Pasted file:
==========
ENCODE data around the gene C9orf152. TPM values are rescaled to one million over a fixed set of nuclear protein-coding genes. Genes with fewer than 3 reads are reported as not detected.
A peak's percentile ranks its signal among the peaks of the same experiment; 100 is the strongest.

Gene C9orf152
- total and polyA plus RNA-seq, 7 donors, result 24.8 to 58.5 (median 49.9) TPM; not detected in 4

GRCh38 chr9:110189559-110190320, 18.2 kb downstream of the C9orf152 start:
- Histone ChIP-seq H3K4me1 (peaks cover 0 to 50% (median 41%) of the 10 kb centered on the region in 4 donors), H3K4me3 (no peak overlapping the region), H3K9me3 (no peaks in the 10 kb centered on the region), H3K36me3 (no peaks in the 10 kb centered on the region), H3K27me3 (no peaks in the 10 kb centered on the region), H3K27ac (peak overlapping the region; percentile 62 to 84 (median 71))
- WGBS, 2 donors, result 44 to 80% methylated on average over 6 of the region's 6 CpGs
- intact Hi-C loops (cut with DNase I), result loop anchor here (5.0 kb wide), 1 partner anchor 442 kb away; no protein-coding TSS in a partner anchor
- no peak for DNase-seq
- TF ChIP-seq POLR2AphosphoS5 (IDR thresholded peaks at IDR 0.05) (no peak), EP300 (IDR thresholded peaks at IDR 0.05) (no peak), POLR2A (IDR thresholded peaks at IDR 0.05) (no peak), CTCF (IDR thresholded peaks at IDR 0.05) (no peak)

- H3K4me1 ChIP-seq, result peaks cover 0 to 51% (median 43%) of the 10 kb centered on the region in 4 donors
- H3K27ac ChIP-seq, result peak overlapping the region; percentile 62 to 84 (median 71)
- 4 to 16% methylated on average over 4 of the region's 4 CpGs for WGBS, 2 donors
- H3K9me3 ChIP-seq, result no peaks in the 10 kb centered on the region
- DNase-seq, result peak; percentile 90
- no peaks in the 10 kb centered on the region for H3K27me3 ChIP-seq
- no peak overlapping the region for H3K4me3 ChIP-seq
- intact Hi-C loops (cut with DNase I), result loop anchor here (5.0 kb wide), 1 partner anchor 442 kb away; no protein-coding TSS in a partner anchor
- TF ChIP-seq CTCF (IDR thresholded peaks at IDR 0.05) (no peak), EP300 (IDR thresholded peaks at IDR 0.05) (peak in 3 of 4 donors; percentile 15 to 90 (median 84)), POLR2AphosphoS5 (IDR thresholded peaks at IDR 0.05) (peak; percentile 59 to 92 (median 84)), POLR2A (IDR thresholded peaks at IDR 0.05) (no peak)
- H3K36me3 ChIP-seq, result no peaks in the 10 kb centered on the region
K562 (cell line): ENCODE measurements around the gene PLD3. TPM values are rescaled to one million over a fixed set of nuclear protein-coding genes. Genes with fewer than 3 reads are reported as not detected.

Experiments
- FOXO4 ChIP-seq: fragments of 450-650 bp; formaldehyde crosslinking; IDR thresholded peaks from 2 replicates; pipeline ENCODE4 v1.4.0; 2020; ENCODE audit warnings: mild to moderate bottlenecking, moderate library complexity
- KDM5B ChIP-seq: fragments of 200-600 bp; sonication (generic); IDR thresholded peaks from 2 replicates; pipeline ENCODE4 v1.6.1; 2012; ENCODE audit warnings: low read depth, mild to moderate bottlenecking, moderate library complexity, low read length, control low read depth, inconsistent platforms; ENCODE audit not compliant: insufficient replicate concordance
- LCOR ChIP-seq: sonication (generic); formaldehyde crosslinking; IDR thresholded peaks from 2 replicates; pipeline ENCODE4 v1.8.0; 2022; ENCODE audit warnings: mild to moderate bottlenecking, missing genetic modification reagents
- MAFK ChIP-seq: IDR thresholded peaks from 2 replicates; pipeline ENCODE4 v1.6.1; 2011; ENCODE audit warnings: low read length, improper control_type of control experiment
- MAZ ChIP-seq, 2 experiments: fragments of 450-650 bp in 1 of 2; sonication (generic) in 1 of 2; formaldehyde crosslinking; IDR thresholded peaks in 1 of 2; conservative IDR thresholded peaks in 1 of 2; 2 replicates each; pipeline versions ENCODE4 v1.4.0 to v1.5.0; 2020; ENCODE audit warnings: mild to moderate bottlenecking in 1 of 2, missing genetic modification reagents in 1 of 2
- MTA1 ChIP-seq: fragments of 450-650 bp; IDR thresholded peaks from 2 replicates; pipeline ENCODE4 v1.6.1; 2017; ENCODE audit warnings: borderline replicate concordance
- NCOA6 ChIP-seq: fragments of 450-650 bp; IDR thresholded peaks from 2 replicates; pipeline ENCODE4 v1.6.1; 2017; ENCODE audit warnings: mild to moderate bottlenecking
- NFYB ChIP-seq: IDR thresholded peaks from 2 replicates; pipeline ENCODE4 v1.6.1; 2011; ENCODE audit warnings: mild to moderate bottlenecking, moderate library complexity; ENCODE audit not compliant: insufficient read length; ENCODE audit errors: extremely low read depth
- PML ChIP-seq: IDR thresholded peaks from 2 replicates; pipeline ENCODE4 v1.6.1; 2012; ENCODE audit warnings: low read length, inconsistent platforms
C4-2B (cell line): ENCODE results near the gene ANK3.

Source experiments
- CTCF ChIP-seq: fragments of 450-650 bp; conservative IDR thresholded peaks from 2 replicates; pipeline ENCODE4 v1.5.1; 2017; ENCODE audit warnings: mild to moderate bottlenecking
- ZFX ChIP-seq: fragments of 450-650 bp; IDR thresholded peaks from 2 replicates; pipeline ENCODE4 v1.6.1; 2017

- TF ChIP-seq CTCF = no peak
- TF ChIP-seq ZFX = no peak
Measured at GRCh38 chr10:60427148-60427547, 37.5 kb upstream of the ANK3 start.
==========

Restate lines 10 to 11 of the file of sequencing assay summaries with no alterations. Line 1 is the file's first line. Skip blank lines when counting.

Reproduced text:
- TF ChIP-seq POLR2AphosphoS5 (IDR thresholded peaks at IDR 0.05) (no peak), EP300 (IDR thresholded peaks at IDR 0.05) (no peak), POLR2A (IDR thresholded peaks at IDR 0.05) (no peak), CTCF (IDR thresholded peaks at IDR 0.05) (no peak)

- H3K4me1 ChIP-seq, result peaks cover 0 to 51% (median 43%) of the 10 kb centered on the region in 4 donors